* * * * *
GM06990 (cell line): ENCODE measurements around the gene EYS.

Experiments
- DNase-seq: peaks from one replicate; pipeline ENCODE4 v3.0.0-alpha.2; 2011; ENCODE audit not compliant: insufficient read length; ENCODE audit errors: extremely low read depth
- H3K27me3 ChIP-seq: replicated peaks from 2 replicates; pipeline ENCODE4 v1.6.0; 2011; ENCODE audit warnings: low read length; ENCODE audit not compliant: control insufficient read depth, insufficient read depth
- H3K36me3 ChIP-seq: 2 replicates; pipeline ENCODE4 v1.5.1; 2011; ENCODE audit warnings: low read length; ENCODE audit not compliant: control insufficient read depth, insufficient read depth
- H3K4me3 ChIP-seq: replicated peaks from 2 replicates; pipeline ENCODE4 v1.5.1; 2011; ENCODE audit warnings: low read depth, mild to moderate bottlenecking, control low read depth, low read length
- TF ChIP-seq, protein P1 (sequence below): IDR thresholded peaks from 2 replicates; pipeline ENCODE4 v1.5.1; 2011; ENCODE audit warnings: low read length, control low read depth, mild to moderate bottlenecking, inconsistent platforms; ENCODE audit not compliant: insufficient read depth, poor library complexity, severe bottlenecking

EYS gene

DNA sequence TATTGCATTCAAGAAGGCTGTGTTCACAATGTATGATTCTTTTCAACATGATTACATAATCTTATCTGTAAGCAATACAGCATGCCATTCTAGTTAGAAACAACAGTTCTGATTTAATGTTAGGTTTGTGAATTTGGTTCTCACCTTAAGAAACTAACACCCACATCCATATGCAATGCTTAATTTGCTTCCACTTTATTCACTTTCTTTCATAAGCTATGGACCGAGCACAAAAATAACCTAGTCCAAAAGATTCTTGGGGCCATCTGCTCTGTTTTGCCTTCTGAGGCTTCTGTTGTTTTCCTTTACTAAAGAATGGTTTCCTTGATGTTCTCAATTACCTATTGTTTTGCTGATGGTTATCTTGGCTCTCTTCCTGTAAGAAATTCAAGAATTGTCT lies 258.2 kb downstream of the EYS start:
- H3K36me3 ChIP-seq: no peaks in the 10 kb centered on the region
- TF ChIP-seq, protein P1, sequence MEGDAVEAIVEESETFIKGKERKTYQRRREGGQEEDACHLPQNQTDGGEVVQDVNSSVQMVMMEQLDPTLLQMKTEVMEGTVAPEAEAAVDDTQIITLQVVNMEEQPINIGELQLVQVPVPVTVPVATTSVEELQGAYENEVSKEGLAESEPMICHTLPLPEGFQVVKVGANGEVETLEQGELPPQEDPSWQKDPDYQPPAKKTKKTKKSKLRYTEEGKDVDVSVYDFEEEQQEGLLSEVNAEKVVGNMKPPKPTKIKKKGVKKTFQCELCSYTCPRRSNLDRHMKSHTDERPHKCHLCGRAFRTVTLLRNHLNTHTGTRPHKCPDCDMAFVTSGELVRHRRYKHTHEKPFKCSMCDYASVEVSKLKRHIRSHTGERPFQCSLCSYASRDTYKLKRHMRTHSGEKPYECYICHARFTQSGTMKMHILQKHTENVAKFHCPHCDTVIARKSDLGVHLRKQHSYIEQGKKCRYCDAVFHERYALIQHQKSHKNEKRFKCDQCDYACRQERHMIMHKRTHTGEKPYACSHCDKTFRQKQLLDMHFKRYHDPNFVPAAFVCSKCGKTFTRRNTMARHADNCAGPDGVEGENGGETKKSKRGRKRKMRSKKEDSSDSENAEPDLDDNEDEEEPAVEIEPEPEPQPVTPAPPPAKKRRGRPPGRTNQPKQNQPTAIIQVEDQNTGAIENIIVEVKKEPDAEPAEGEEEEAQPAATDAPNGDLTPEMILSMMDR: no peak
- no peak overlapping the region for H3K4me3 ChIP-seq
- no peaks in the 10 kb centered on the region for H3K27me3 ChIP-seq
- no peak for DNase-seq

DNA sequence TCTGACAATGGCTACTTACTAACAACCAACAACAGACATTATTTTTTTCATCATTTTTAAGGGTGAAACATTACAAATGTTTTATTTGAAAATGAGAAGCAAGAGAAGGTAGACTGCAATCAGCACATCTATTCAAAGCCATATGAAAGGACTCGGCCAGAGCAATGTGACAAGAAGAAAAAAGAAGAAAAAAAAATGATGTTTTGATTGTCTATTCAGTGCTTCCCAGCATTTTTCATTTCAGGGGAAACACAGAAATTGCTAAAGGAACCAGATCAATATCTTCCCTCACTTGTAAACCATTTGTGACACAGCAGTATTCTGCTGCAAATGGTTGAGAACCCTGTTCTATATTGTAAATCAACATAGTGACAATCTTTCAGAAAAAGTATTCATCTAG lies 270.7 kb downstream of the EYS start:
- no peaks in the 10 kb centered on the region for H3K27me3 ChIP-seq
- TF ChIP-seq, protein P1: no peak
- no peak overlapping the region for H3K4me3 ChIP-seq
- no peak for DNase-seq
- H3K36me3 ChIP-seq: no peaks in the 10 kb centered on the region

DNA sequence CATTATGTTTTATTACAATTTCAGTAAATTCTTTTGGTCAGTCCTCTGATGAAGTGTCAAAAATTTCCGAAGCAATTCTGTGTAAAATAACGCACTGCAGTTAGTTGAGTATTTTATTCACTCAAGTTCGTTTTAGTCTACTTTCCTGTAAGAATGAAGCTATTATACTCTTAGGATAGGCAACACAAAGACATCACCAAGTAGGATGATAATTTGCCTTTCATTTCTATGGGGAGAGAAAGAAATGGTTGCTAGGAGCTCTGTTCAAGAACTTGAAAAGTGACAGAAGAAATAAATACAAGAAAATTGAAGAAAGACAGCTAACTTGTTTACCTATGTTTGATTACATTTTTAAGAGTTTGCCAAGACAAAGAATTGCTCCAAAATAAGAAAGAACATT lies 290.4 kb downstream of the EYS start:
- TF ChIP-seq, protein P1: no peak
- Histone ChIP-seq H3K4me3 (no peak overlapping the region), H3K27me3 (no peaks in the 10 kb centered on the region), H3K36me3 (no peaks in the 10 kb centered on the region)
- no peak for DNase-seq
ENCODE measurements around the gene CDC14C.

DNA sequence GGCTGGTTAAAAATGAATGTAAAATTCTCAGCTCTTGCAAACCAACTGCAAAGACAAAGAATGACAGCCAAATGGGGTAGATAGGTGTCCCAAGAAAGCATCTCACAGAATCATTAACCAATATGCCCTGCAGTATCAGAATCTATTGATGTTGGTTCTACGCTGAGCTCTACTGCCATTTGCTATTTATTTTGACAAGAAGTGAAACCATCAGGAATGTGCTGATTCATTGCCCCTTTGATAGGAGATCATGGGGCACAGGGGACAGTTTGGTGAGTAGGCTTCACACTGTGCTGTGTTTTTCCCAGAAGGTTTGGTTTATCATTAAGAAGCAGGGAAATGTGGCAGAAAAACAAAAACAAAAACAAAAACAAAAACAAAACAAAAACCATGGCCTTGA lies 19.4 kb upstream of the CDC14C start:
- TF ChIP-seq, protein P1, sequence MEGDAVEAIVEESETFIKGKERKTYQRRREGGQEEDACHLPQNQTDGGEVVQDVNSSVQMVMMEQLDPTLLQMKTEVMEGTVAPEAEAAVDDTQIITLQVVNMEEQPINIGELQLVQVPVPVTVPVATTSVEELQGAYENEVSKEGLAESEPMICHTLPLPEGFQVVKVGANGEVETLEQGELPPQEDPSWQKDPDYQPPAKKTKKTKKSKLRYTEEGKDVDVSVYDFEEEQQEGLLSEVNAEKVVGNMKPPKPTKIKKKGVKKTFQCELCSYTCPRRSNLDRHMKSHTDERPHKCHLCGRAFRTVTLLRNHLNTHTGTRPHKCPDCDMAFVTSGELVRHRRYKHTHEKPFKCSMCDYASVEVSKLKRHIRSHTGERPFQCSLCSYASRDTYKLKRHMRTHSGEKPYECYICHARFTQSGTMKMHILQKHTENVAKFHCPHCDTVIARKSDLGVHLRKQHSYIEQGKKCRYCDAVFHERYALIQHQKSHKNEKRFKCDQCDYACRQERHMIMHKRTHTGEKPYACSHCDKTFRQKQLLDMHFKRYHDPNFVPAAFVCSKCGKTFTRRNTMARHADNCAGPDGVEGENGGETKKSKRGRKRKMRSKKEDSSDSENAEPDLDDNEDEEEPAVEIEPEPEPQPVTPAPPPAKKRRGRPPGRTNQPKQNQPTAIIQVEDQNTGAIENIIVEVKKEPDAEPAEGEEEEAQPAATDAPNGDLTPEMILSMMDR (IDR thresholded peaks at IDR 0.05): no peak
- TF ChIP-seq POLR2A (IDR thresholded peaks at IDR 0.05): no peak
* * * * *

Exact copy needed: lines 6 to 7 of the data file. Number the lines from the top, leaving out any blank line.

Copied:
- H3K4me3 ChIP-seq: replicated peaks from 2 replicates; pipeline ENCODE4 v1.5.1; 2011; ENCODE audit warnings: low read depth, mild to moderate bottlenecking, control low read depth, low read length
- TF ChIP-seq, protein P1 (sequence below): IDR thresholded peaks from 2 replicates; pipeline ENCODE4 v1.5.1; 2011; ENCODE audit warnings: low read length, control low read depth, mild to moderate bottlenecking, inconsistent platforms; ENCODE audit not compliant: insufficient read depth, poor library complexity, severe bottlenecking